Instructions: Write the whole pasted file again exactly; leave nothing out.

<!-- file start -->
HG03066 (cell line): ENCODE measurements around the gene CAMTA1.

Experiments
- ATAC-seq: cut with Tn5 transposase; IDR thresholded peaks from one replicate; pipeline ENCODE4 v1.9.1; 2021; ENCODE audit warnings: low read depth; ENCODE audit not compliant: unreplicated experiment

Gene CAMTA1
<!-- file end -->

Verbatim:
HG03066 (cell line): ENCODE measurements around the gene CAMTA1.

Experiments
- ATAC-seq: cut with Tn5 transposase; IDR thresholded peaks from one replicate; pipeline ENCODE4 v1.9.1; 2021; ENCODE audit warnings: low read depth; ENCODE audit not compliant: unreplicated experiment

Gene CAMTA1